The speed of the Israeli advance placed at least one Israeli tank crew in a vulnerable position. They found themselves lost in the Sinai and surrounded by Egyptian posts. The tank commander prayed, “HaShem, you led our ancestors through this wilderness with a pillar of fire. Please show us the path on which you led our fathers out from this place.” Incredibly, the crew spotted a ridgeway, as if illuminated from above, that led them through the rugged territory, away from enemy posts, and back to safety.

Day Two: Confusion and Dismay

On the first day of the war, the Israeli ground forces had overrun the strategic road junction at Abu-Ageila to gain access to the central route into the Sinai Desert, sending a wave of panic through the Egyptian command. In Bible times, God often assisted the people of Israel on the battlefield by throwing the Canaanites, Philistines, Arameans, and other enemies into panic and confusion. The Torah says, “I will send my terror before you and will throw into confusion all the people against whom you shall come, and I will make all your enemies turn their backs to you” (Exodus 23:27-28). By the second day of the Six-Day War, the Egyptian army had fallen into that same kind of confusion. Orders from Egyptian commanders contradicted good sense, calling for unnecessary retreats and withdrawals.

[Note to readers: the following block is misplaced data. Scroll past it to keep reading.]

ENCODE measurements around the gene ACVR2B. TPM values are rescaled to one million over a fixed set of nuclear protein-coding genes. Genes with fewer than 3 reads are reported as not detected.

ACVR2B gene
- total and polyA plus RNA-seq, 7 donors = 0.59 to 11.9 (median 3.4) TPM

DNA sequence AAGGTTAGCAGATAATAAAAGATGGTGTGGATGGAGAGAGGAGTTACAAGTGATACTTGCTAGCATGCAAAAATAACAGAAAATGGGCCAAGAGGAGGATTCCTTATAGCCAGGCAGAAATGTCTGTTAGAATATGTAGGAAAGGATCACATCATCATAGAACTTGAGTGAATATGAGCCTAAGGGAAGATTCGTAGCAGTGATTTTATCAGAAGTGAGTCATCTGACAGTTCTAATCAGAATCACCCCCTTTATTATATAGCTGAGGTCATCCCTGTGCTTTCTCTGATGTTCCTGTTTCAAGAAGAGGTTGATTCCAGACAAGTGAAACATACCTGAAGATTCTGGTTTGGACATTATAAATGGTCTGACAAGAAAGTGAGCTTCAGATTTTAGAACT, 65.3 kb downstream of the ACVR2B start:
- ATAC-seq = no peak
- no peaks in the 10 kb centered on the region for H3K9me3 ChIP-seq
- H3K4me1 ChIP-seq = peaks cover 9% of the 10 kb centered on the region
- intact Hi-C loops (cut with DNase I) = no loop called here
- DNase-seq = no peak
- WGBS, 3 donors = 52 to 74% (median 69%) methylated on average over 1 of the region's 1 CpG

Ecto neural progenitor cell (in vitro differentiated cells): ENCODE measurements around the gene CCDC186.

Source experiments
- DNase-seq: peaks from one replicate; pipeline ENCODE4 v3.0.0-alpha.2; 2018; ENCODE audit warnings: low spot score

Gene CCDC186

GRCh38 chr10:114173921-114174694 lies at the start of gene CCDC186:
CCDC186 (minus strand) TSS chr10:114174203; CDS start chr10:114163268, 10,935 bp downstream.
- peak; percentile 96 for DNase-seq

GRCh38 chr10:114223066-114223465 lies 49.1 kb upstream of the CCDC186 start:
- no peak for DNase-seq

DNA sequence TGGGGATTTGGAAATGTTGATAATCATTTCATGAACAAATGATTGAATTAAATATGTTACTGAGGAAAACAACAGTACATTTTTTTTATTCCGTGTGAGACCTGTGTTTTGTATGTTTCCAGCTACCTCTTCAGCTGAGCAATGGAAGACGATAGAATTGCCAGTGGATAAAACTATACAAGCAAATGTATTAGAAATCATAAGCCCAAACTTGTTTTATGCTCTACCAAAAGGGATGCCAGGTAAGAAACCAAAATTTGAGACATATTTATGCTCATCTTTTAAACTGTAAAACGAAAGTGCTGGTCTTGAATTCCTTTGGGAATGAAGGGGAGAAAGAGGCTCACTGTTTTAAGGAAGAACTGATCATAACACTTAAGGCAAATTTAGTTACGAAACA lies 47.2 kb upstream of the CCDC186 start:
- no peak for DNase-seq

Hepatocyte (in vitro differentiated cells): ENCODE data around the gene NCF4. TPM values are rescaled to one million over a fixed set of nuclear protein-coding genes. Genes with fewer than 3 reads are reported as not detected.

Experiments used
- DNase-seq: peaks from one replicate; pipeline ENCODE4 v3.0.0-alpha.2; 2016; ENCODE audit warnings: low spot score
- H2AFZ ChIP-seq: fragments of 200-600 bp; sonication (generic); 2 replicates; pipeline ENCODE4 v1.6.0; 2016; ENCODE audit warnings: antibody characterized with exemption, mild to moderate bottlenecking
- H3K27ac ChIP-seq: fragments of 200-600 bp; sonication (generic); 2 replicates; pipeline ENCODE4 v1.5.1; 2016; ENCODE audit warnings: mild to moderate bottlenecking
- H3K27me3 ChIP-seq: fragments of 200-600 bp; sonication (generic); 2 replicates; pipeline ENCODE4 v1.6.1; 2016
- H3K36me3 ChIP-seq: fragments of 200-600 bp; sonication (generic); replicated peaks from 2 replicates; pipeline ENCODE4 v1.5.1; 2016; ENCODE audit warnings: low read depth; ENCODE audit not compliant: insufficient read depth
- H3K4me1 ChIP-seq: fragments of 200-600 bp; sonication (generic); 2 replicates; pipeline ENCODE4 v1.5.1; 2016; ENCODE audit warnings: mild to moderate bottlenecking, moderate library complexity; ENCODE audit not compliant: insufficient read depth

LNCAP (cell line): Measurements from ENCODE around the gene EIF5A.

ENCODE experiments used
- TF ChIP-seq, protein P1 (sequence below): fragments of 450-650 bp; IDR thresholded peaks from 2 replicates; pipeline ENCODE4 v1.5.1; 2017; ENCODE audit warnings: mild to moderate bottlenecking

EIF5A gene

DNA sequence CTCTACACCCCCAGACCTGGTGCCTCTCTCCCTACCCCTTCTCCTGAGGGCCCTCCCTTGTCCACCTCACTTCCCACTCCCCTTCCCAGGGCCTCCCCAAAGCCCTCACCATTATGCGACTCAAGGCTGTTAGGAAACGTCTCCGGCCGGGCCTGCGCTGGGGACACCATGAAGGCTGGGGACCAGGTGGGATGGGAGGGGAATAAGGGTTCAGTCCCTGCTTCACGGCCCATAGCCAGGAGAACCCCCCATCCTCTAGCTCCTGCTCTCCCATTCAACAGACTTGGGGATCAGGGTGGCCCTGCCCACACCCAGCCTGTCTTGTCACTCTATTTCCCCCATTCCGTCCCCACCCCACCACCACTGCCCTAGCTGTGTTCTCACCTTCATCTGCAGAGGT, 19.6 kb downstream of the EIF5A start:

The Israeli army expected to face a serious battle at the heavily defended Kusseima outpost in the Sinai, but as they drew near, they heard explosions. When they arrived, they discovered that the Egyptians had destroyed their own equipment and abandoned the base. At other bases, the Egyptians had not even bothered to scuttle their equipment before fleeing.